In 2014, an estimated 500,000 Alabamians did not have a photo ID, accounting for nearly 20 percent of those registered to vote, according to the New York University School of Law. Furthermore, the study found that 32 percent of Alabama’s voting-age population lived 10 or more miles away from the nearest license office, and that study was conducted in 2012, before the closure of 31 offices.
Barragan said the ACIJ will be teaming up with the National Association for the Advancement of Colored People to address the situation with the closure of the DMV offices in the state.
During an election cycle that has been largely aimed towards immigration reform, from building a wall on the southern border, to banning Muslims from entering the country, Barragan said it is crucial to have a more engaged voter base among immigrants.
Last week, organizers with the Southern Poverty Law Center’s ‘On Campus Club’ gathered in Tuscaloosa to protest the state’s voter ID laws which they said impede equal opportunity to vote. The demonstration was also aimed at encouraging young people to be engaged and vote, explained SPLC On Campus coordinator Emily Mumford.
The youth vote in Alabama, which accounts for roughly 19 percent of the eligible electorate, Mumford said, had a low turnout in 2012 with only 40 percent of those voters showing up to the polls.
“It’s important to encourage and support youth registering to vote and also following through and going to the polls,” Mumford said.
In anticipation of this year’s election and the efforts to engage voters, the SPLC has released a poignant documentary that looks at the struggle for racial equality and voting rights in Alabama titled “Selma: The Bridge to the Ballot.”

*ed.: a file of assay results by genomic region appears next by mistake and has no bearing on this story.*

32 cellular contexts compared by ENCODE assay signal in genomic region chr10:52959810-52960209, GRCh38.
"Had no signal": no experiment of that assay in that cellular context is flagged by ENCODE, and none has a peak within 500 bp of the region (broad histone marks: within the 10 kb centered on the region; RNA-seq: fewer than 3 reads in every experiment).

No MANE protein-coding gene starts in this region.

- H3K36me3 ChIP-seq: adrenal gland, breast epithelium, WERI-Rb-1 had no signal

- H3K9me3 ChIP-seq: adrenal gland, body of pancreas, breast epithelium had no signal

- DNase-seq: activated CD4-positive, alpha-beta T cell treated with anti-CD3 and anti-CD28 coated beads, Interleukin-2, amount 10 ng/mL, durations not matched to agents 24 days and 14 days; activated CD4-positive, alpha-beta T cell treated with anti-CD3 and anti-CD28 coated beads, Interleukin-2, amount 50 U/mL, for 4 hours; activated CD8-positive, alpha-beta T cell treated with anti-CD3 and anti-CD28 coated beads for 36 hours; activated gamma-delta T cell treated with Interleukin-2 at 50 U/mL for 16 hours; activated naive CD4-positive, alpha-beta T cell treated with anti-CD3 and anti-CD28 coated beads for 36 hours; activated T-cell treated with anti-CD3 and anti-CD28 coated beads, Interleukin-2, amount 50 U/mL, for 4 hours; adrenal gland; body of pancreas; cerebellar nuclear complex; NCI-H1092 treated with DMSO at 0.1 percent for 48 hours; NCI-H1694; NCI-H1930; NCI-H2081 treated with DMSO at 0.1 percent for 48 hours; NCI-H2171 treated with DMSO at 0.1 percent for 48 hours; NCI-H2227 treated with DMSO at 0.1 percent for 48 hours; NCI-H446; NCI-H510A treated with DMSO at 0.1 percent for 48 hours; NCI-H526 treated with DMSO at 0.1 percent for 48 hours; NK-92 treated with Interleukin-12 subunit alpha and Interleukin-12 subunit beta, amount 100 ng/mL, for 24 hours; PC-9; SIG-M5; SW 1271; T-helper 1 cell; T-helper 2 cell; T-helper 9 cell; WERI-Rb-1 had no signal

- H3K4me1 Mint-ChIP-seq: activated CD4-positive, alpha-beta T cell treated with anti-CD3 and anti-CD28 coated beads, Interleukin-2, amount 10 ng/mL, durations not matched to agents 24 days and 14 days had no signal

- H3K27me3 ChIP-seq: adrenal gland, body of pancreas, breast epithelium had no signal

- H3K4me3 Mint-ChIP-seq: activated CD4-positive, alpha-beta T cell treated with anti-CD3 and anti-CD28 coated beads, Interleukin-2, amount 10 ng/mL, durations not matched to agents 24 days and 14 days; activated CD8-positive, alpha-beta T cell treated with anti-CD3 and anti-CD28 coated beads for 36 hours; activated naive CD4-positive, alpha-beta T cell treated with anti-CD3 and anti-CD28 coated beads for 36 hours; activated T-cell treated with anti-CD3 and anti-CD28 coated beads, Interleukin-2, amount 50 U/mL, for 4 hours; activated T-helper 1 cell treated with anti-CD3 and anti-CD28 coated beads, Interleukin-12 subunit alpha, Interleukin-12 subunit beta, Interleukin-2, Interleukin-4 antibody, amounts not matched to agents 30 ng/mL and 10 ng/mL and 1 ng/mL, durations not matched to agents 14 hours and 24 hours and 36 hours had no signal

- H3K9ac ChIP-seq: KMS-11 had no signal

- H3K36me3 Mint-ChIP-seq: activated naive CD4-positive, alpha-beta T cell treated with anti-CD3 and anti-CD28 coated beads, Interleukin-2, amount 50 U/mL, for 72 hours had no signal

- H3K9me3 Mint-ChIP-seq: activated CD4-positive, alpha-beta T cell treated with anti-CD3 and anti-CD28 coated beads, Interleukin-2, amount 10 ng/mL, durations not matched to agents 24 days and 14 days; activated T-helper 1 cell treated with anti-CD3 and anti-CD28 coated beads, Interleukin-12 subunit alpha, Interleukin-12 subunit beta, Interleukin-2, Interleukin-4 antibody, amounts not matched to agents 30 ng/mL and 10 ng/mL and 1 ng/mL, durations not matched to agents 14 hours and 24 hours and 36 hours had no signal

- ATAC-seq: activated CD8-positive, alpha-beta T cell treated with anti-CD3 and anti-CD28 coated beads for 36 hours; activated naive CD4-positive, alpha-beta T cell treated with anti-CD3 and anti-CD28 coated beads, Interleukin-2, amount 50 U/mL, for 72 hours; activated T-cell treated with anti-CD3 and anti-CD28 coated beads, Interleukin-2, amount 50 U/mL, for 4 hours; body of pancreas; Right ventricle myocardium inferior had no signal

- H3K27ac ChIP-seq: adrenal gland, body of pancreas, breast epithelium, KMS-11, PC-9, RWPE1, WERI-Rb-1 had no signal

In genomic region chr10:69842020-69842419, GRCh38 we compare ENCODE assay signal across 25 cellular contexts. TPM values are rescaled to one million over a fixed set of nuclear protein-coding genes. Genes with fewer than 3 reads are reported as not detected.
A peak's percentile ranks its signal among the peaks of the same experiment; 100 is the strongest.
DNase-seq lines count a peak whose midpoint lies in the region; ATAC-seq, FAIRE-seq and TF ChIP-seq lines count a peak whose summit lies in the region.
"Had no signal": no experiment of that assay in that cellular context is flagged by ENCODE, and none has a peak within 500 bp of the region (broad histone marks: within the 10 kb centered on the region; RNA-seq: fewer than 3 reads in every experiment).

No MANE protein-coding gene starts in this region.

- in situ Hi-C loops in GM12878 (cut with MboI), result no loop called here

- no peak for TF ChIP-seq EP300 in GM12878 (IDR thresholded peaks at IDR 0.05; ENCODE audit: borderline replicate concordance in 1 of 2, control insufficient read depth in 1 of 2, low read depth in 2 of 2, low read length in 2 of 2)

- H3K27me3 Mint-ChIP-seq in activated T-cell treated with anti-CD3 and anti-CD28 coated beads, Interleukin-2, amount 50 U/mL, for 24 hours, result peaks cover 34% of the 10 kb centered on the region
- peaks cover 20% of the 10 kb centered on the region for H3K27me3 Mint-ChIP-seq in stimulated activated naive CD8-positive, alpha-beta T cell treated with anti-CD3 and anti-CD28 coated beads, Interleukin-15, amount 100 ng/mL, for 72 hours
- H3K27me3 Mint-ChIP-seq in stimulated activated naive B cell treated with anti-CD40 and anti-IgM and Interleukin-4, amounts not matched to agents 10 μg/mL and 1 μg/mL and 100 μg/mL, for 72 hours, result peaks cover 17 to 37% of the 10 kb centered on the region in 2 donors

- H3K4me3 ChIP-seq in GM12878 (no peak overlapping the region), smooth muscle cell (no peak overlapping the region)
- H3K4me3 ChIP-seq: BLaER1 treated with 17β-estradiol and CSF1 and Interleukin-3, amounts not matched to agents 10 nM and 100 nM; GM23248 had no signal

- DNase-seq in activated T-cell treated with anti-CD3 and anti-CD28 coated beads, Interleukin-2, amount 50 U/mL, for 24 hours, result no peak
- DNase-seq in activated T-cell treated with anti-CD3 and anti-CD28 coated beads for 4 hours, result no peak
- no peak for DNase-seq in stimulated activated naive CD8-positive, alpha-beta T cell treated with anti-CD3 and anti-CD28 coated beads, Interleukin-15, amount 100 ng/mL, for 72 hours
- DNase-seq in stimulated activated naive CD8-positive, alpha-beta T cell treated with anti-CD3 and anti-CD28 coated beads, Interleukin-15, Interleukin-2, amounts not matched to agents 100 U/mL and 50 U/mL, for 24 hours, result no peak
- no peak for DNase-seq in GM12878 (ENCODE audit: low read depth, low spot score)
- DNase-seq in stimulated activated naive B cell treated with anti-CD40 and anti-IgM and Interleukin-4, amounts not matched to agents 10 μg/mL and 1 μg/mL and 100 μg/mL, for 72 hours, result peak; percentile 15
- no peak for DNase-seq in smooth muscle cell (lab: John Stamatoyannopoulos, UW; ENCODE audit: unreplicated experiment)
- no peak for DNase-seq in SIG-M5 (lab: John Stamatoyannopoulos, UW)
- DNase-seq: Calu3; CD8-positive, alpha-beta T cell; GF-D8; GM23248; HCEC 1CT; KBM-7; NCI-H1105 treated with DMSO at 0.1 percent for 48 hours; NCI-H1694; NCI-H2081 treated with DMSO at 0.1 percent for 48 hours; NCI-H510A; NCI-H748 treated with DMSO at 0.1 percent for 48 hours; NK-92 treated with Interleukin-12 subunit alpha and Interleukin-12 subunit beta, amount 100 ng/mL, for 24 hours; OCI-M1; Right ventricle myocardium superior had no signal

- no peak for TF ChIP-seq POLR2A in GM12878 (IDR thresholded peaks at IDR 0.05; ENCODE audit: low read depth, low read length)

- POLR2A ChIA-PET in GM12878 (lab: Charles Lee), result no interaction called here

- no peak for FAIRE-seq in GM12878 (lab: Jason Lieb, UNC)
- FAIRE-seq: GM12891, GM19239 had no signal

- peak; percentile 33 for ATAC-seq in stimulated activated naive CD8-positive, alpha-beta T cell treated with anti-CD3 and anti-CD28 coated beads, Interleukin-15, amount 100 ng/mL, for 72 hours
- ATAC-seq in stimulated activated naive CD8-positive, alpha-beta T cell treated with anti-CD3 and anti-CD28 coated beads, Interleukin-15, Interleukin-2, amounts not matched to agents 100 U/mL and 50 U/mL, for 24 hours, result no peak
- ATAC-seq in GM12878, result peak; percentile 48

“Our film tells the true story of the forgotten heroes of the historic struggle for equality – the courageous students and teachers who helped launch the voting rights movement in Selma,” said Lecia Brooks, SPLC outreach director, in a press release. “These community screenings remind viewers that the march for justice continues and that each of us can make a difference.”
While the SPLC has not released specific information regarding the changed voter ID laws in Alabama, Mumford said, “We are supporting the efforts of our student groups and other organizations that are working to make a difference on that front.”
Barragan said the ACIJ would continue its efforts to register as many new voters as possible before the presidential elections in November. “We’re doing everything we can to make sure every single person who is eligible to vote has a chance to let their voice be heard,” Barragan said. “We’re not going to sit still on this.”
In a recent op-ed that appeared in Weld, Birmingham Mayor William Bell likened the struggle of immigration to that of the Civil Rights Movement and called for renewed efforts to fight against institutionalized racism exhibited towards immigrants.
“People are unable to secure identification, forced to live in the shadows, and perpetually in fear of being deported. This law impacts the everyday lives of those trying their hardest to build a better future,” Bell wrote, noting the impact HB 56 still has on people in the state. “Alongside the fight to counter historic and systemic racism in this country, it is imperative that we continue to forge these links with the immigration movement, for our valiant brothers and sisters who face discrimination and exclusion as they seek refuge in this country.”